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1

No The difference is regional. I personally would only tend to say "all the better" as that is what was used most commonly around me when I was younger. However both phrases mean the same thing and can be used interchangeably. By the way do I have to include it is as in it is all the better? Again no It is perfectly acceptable to say: If you can ...


0

In the sentences you mention, "down" and "out" are not really the grammatical subjects. The subject of a sentence must be a noun, pronoun, or noun phrase. Both "down" and "out" are adverbs describing the manner of the rain falling, and the sunshine arriving: The rain came ... How did it come? ... "down". The sun came ... How did it come? ... "out". As ...


15

This seems to be a mistake. The original documentation, from 2013, reads: The World Wide Web was built over the Hypertext Transfer Protocol (HTTP) and the Hypertext Markup Language (HTML). A User Agent, like a web browser, uses HTTP to request a HTML document. The browser then formats and displays the document to its user. HTTP is used to ...


0

Yes, you can use these sorts of phrases with time adverbs just fine. However "must have", in this case, basically describes a strong guess or belief. It does not mean there was a requirement or need. ...must have taken the medication... basically means: ...almost definitely took the medication... It doesn't mean: ...needed to take the medication....


2

You wouldn't typically do that with a single word adjective, but you would with an adjective phrase. I met a girl cute as can be. This is a book interesting to people who love computers, but no one else. That dog with eyes black as coal is mine. France is a country famous for its beautiful sights. A person smarter than me needs to ...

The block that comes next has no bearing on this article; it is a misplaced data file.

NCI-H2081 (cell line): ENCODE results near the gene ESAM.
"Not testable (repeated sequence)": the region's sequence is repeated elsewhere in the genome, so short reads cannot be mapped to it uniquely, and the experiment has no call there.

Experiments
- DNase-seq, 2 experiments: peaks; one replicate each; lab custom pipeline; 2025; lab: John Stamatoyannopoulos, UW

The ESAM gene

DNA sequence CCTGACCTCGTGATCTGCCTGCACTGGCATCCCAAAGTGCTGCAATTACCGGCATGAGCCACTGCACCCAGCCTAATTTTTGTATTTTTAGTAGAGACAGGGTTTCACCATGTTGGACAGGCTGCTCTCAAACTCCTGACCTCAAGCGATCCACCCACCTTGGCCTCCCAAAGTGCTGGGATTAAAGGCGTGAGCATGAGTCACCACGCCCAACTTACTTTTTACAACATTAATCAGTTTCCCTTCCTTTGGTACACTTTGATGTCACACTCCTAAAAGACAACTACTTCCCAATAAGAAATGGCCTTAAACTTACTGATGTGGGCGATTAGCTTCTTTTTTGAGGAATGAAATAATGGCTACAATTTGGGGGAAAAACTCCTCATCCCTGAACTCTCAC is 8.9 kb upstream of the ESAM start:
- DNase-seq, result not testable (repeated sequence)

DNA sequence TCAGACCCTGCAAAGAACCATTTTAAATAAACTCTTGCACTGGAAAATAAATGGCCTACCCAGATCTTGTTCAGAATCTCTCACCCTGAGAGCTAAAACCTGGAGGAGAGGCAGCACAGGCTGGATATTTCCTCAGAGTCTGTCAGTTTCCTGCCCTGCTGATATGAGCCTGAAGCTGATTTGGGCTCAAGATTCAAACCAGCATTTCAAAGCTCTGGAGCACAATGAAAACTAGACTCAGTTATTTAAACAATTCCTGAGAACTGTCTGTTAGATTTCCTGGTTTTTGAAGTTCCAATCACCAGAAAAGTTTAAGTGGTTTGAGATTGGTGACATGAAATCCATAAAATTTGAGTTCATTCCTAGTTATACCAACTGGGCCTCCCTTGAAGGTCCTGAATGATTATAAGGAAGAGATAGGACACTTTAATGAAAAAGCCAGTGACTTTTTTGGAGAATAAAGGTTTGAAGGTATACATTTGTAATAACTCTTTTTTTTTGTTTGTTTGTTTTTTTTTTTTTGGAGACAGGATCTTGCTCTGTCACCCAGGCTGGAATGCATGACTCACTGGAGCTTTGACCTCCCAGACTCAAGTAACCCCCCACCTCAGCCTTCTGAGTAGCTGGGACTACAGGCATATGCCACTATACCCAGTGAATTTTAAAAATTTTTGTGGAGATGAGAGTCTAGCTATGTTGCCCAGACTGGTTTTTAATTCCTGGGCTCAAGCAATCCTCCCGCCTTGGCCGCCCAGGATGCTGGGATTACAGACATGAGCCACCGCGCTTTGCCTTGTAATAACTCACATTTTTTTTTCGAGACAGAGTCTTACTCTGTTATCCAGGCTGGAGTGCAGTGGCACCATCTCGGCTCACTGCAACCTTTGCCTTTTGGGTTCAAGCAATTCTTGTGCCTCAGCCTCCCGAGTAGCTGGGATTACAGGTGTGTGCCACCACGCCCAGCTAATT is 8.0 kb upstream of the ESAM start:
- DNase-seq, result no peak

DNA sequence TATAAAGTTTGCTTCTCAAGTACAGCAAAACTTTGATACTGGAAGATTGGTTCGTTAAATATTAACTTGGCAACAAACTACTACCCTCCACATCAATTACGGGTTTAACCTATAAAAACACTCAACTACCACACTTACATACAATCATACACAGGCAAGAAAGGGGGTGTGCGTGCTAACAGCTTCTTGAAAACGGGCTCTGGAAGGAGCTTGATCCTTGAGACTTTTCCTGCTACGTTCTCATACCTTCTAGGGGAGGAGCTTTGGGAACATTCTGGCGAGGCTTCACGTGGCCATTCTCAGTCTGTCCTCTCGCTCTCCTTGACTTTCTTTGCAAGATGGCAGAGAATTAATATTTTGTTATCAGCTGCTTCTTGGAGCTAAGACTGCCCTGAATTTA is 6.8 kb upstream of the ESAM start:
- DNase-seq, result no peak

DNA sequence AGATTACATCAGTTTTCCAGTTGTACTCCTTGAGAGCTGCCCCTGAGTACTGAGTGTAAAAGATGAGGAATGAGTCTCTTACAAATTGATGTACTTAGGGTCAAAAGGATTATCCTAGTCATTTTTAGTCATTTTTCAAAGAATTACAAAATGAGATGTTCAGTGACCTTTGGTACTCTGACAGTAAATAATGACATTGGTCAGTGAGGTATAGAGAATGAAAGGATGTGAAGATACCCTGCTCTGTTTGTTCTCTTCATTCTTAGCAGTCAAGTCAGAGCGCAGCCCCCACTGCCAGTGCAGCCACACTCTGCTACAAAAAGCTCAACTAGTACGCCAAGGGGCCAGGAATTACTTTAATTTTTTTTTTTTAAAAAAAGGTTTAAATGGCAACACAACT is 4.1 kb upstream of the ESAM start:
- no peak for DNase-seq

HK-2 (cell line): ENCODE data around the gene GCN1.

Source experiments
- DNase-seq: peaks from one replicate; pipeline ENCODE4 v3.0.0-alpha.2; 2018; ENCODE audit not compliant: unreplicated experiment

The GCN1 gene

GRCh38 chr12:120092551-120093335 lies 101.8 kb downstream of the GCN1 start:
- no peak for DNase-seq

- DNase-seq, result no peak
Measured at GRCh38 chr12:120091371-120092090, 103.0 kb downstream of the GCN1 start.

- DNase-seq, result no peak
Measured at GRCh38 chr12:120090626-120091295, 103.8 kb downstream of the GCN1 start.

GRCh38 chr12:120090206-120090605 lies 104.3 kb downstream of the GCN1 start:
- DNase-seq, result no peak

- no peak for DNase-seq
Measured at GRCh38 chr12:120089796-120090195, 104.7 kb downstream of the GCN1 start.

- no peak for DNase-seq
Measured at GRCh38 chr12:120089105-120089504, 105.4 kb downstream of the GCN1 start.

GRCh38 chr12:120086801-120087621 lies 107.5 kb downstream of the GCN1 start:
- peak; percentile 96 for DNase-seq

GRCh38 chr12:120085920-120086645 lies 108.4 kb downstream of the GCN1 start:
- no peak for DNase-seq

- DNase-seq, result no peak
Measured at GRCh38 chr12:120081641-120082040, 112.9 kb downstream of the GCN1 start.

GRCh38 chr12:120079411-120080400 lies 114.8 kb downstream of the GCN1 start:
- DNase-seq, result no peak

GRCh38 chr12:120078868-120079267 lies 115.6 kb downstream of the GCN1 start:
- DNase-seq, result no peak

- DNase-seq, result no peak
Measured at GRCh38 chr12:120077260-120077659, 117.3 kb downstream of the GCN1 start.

-1

I believe you're a bit confused. Instead of [noun] [adjective], it should be [adjective] [noun]. So, your original idea becomes, [adjective] [noun] equals [noun] [that is] [adjective]. And it's true for every sentence that you've mentioned. She is a cute girl. She's a girl that is cute. This is an interesting book. This is a book that ...


2

They're both correct and perfectly ordinary English. English allows a lot of flexibility in the placement of prepositional phrases and adverbs in general. Here are some variations, which are also grammatical: Yesterday, we met each other by chance in the subway. Yesterday in the subway, we met each other by chance. In the subway yesterday, we ...


0

I think yesterday is an adverb and in the subway and by chance are prepositional phrases acting as adverbials. I do not think there is no specific rule to arrange them in a sentence but we have to see that the construction is not clumsy. We met each other in the subway by chance yesterday. We met each other bychance in the subway yesterday. ...


0

The word "generally" has two meanings dependent on context. The first context is regular English use, in which "generally" means "usually" or "ordinarily" and without concern for specifics: https://www.merriam-webster.com/dictionary/generally The second is a scientific or mathematical context, in which "generally" means "in the general case" in which ...


-2

The word "whole" is certainly used as an adverb. However, there are situations that this word is not acceptable as an adverb.


0

Yes it can be an adverb - just not in your example sentence. An adverb is a word or phrase that modifies or qualifies an adjective, verb, or other adverb. In your example, it is modifying the noun "week". For it to be an adverb, there would need to be another adjective or verb used, for example: It's a whole new ballgame. That's a whole other story.


2

Since whole modifies the noun week, it is an adjective (but see below about determiners). Here are other sentences with an adjective modifying week: It rained all of last week except on Sunday. It rained twice during that unpleasant week. Adverbs modify anything other than a noun: a verb, an adjective, a preposition, another adverb, or a whole ...


1

It rained the whole(entire) week except on Sunday In the sentence whole modifies week which is a noun. So it is a an Adjective. It is not an adverb.An adverb usually does not modify a noun or a pronoun.It may modify a noun phrase or sometimes a whole sentence.


0